The Victorian Catholic Bishops have condemned family violence in the strongest possible terms in a statement to the catholic community issued on 29 November. The statement picks up on the words of Pope Francis that “we must always say ‘no’ to violence in the home”.
Their statement says that domestic violence is now a crisis in Australia. Figures show that a woman dies at the hands of her partner or ex-partner every week and that one in four children experience the distress of witnessing their mother being abused.
The Bishops say that it is women and children who most suffer as victims of domestic violence. They urge for a society where all people are safe in their homes and families and where violence and abuse are simply not acceptable. They have asked that the whole Church community including priests, parishioners, teachers and the victims themselves work to prevent violence.
The Bishops call for responses to domestic violence which “provide victims with protection and help in rebuilding their lives, which make offenders accountable and assist their rehabilitation and importantly change those community attitudes from which violence emerges”.
The statement also opens the door to joining with other Churches and faith communities to support the necessary change while also congratulating the Royal Commission into Family Violence for its outstanding work and vital recommendations which have been promptly and positively responded to by the Victorian Government. It builds on the work of Catholic social service agencies in prevention and assistance to victims. These include CatholicCare, McAuley Community Services for Women, Good Shepherd Australia New Zealand, The Good Samaritan Inn, the Society of St Vincent de Paul, VincentCare, etc.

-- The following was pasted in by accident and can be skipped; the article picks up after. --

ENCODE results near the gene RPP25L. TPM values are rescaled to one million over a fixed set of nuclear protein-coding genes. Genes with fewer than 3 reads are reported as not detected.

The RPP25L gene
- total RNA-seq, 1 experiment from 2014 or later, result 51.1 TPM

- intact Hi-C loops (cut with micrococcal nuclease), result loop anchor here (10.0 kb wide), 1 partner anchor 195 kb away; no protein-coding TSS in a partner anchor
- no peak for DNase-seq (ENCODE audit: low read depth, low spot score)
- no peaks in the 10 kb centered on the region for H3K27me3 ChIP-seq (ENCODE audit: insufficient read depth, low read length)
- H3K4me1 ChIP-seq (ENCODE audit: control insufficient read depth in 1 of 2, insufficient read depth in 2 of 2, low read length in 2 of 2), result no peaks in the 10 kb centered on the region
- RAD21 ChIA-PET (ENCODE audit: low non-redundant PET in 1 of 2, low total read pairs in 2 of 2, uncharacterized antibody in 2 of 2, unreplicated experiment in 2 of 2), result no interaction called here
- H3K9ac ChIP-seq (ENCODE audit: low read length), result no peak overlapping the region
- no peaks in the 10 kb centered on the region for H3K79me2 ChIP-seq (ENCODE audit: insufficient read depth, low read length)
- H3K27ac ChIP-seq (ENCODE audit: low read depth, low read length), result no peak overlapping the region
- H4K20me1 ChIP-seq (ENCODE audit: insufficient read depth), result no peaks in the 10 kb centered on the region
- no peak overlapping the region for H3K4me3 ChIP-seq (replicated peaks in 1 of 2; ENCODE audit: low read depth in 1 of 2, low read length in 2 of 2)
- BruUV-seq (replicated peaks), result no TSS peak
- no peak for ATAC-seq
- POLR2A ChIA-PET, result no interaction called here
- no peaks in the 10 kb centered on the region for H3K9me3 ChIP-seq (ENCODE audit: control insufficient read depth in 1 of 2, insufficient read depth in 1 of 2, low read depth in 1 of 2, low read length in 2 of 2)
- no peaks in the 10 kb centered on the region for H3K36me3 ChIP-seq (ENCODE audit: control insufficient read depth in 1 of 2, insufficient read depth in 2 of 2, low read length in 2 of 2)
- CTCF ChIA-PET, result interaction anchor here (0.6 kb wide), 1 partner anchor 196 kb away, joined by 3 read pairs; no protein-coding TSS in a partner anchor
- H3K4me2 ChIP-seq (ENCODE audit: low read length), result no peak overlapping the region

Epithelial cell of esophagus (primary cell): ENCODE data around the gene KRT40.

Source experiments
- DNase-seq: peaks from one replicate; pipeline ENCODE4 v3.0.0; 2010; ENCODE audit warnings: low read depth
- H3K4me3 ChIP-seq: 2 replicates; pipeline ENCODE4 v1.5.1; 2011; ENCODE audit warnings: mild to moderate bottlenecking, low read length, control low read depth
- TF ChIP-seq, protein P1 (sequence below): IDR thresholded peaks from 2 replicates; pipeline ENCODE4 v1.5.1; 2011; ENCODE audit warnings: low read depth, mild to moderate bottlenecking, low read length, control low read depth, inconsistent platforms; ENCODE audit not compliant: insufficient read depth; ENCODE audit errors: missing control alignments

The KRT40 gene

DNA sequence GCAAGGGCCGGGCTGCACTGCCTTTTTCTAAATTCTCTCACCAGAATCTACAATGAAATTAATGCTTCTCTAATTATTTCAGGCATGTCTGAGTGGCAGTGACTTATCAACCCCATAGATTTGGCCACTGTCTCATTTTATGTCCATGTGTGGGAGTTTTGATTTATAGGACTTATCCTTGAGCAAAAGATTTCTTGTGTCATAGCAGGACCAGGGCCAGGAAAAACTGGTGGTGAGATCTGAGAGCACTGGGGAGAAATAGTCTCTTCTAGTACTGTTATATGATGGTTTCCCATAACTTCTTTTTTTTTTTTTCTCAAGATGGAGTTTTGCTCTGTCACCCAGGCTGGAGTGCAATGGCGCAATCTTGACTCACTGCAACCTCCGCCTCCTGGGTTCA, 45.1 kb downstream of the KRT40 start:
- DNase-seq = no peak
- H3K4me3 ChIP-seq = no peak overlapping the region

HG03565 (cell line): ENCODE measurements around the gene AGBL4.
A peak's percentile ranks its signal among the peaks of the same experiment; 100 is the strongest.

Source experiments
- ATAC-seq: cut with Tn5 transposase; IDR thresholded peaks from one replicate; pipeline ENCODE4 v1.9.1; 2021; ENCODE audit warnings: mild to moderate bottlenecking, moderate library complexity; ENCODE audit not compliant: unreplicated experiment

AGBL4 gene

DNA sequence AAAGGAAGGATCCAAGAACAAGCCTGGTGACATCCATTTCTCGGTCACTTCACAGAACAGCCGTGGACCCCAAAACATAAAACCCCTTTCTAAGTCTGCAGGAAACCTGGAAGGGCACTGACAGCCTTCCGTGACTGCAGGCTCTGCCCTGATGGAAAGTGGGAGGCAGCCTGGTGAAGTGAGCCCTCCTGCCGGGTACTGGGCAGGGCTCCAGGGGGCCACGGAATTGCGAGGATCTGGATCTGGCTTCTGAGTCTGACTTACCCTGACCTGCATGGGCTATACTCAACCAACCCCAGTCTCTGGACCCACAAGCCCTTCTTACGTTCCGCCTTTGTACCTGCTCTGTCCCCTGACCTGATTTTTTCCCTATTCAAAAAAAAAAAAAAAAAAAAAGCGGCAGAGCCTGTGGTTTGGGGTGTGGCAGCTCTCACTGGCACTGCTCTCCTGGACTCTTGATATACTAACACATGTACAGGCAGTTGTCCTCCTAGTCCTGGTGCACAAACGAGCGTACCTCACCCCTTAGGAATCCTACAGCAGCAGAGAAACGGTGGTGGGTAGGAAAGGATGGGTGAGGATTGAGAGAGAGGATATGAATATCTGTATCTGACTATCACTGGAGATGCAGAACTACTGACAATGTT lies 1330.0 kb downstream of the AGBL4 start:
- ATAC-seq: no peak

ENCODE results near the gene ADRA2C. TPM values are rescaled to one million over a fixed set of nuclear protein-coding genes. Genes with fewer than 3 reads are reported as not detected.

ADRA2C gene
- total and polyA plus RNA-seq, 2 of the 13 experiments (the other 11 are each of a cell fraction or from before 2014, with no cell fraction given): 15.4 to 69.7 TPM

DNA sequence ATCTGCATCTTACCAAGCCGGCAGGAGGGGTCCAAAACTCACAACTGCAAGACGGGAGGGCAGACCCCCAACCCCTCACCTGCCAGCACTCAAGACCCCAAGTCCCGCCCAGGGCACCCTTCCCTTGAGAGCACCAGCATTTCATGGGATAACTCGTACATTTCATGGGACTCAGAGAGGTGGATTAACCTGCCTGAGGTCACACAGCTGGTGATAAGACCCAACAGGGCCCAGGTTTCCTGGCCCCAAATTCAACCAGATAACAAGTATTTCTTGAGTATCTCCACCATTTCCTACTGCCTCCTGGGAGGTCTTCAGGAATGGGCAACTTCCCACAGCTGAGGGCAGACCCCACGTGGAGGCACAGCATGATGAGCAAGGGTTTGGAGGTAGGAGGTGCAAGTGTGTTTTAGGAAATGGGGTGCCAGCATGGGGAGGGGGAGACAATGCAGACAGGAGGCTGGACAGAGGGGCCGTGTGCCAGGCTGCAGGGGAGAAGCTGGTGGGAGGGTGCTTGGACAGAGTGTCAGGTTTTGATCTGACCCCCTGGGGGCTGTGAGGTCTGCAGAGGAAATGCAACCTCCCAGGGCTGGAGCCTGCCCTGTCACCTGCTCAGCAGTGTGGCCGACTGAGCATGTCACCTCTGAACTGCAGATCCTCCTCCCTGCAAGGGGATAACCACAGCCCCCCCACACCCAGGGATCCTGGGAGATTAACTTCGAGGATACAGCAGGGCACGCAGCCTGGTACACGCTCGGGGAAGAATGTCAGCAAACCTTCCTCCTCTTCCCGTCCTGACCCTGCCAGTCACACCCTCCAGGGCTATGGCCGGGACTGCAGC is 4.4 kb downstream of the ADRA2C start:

The statement will be distributed in all Catholic Parishes across Victoria this coming weekend. Download the statement here.
Download the brochure, Building on the Victorian Bishop’s statement on domestic violence: The Catholic community responding, here.
And here is a comment on the statement, by Fr Andy Hamilton sj. Fr Andy identifies the need to build on the statement, in the provision of support services, and in reflecting on the role of alcohol and of pornography in creating a culture within which violence can occur.
Contact person: Joshua Lourensz, Executive Director, Catholic Social Services Victoria, tel 0402 932 281